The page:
That, coupled with the way of growing and buying is also a factor. Garden centers typically sell six-packs of plants that are already in bloom and some annuals won't start blooming in nursery six-packs, either because they are too tall, don't like to be transplanted, or won't flower until they have been in the ground for a couple of weeks. Experimenting with the whole palette of annuals will ultimately involve growing some of your own plants from seed.

While many annuals are easy to seed directly into garden soil, others are best started indoors under lights in late winter or early spring. And some annuals are so good at flowering and setting seeds that they will self-sow readily under the right conditions and produce brand-new plants the following year.

Hardy annuals, which include bachelor's-buttons, calendula, spider flower (Cleome hasslerana), pinks (Dianthus spp.), larkspur, linaria, Shirley poppies (Papaver rhoeas), nigella (love-in-a-mist), scabiosa (pincushion flower), snapdragons, lavatera, annual baby's-breath (Gypsophila elegans), heliotrope, stocks and sweet peas, can be sometimes direct-sown in the garden as early in the spring as the soil can be worked.

Half-hardy annuals, including statice, nicotiana, painted-tongue (Salpiglossis sinuata), China aster (Callistephus chinensis), and various types of salvias and chrysanthemums, can be direct-sown outdoors after the threat of hard frost (temperatures below 25 degrees F) is past.

Tender annuals, including marigolds, morning glories, zinnias, sunflowers and tithonia (Mexican sunflower), cosmos, amaranth, ageratum, celosia and gomphrena (globe amaranth), can be sown directly in the garden only after all danger of frost is past. For an earlier start, sow seed indoors four to six weeks before the last spring frost date for your area.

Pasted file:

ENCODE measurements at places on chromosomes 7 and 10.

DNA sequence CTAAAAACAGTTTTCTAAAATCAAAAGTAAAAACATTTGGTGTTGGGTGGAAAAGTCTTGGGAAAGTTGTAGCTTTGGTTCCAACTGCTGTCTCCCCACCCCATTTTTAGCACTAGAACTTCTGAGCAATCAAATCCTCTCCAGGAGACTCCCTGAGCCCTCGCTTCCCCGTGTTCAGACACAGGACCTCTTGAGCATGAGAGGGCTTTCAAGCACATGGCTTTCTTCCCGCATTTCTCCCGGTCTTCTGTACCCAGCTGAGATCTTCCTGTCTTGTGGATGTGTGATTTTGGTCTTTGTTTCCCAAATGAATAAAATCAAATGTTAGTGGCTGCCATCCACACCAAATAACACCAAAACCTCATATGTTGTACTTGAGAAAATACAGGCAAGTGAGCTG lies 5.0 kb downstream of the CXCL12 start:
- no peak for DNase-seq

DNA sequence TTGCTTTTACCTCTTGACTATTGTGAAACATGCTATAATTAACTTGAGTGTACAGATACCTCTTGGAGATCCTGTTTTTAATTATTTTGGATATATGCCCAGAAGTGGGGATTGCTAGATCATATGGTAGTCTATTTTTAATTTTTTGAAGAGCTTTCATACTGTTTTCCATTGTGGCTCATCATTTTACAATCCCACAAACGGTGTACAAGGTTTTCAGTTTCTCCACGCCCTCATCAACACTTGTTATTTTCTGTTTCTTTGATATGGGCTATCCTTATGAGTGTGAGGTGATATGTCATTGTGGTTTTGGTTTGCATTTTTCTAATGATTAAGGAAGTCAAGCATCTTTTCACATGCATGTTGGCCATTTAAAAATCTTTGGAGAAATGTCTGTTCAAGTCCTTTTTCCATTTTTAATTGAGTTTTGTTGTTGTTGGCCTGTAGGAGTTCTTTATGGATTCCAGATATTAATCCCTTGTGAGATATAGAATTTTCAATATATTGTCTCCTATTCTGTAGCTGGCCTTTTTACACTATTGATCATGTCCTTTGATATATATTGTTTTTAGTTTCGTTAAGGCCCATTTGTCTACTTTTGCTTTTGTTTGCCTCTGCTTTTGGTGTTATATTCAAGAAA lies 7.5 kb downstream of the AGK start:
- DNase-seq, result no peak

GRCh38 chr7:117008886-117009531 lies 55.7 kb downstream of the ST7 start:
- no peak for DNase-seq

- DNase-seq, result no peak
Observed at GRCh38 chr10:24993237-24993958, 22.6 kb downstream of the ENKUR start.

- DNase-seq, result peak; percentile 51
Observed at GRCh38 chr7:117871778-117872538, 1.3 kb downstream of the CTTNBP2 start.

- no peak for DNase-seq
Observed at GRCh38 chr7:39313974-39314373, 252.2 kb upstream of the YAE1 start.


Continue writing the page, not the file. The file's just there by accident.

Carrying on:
When taking cuttings from annuals, the idea being to pot them up for winter bloom indoors or hold them over to the following spring, the following steps will help ensure success.

1. Clip off any flowers or flower buds on the plant in order to focus the plant's energy into developing new roots on the stem cutting.

2. Select healthy stem cuttings (preferably healthy growing tips or side shoots) that are 2 to 6 inches long, stripping off any bottom leaves where the stem will be inserted in the rooting medium (either potting soil or water). Dip the cut end of the stem into a rooting hormone powder to encourage rapid root growth.

3. Insert the cutting in potting soil (not a soilless seedstarting mix) and water the container. Cover the flat or pot with a clear plastic bag to create a moist, humid atmosphere. Don't let the plant leaves touch the side of the bag because this will cause rot.

4. New roots should develop in one to three weeks. To test, gently tug on the cutting. Pot up the new plants in 4- to 6-inch containers and keep out of direct sunlight for three days. After this time, place the plants in a sunny location.

5. Rooting plants such as begonias, coleus or geraniums can be done by placing the stem cuttings in a glass of water to develop roots, changing the water every few days until plants develop roots, and adding a little soil to the jar after new roots appear. Plant rooted cuttings in 4- to 6-inch containers filled with potting soil.

6. Once the new plant is well established, pinch off the stem tip to encourage fuller growth and more abundant flowers.